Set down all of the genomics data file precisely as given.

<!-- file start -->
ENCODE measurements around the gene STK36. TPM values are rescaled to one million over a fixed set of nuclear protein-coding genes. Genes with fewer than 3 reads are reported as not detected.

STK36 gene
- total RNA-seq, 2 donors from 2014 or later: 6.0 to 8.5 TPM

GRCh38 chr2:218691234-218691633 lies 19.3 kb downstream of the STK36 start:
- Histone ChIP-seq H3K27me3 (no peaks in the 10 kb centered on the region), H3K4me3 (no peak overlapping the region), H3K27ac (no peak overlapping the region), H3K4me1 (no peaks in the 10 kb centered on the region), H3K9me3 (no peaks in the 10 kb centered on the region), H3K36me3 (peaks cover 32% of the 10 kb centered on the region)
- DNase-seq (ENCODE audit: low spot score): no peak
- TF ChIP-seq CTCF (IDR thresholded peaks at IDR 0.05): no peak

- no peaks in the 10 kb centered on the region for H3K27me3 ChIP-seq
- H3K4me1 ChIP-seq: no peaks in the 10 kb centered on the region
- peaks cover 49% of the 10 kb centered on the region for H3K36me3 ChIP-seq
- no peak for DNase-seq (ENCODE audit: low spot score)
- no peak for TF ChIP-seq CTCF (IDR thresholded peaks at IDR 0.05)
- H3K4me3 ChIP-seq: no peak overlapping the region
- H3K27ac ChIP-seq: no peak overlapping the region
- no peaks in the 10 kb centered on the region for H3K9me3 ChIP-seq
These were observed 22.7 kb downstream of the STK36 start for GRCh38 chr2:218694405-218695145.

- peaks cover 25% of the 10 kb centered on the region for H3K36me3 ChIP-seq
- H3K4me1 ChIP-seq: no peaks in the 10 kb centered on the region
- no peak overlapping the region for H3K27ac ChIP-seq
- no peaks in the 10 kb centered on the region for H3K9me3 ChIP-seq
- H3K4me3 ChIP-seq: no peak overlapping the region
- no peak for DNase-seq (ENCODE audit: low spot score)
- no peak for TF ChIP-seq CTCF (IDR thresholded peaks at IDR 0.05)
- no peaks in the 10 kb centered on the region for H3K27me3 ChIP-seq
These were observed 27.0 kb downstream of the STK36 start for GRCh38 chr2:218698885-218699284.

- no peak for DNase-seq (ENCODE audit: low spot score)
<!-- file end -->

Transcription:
ENCODE measurements around the gene STK36. TPM values are rescaled to one million over a fixed set of nuclear protein-coding genes. Genes with fewer than 3 reads are reported as not detected.

STK36 gene
- total RNA-seq, 2 donors from 2014 or later: 6.0 to 8.5 TPM

GRCh38 chr2:218691234-218691633 lies 19.3 kb downstream of the STK36 start:
- Histone ChIP-seq H3K27me3 (no peaks in the 10 kb centered on the region), H3K4me3 (no peak overlapping the region), H3K27ac (no peak overlapping the region), H3K4me1 (no peaks in the 10 kb centered on the region), H3K9me3 (no peaks in the 10 kb centered on the region), H3K36me3 (peaks cover 32% of the 10 kb centered on the region)
- DNase-seq (ENCODE audit: low spot score): no peak
- TF ChIP-seq CTCF (IDR thresholded peaks at IDR 0.05): no peak

- no peaks in the 10 kb centered on the region for H3K27me3 ChIP-seq
- H3K4me1 ChIP-seq: no peaks in the 10 kb centered on the region
- peaks cover 49% of the 10 kb centered on the region for H3K36me3 ChIP-seq
- no peak for DNase-seq (ENCODE audit: low spot score)
- no peak for TF ChIP-seq CTCF (IDR thresholded peaks at IDR 0.05)
- H3K4me3 ChIP-seq: no peak overlapping the region
- H3K27ac ChIP-seq: no peak overlapping the region
- no peaks in the 10 kb centered on the region for H3K9me3 ChIP-seq
These were observed 22.7 kb downstream of the STK36 start for GRCh38 chr2:218694405-218695145.

- peaks cover 25% of the 10 kb centered on the region for H3K36me3 ChIP-seq
- H3K4me1 ChIP-seq: no peaks in the 10 kb centered on the region
- no peak overlapping the region for H3K27ac ChIP-seq
- no peaks in the 10 kb centered on the region for H3K9me3 ChIP-seq
- H3K4me3 ChIP-seq: no peak overlapping the region
- no peak for DNase-seq (ENCODE audit: low spot score)
- no peak for TF ChIP-seq CTCF (IDR thresholded peaks at IDR 0.05)
- no peaks in the 10 kb centered on the region for H3K27me3 ChIP-seq
These were observed 27.0 kb downstream of the STK36 start for GRCh38 chr2:218698885-218699284.

- no peak for DNase-seq (ENCODE audit: low spot score)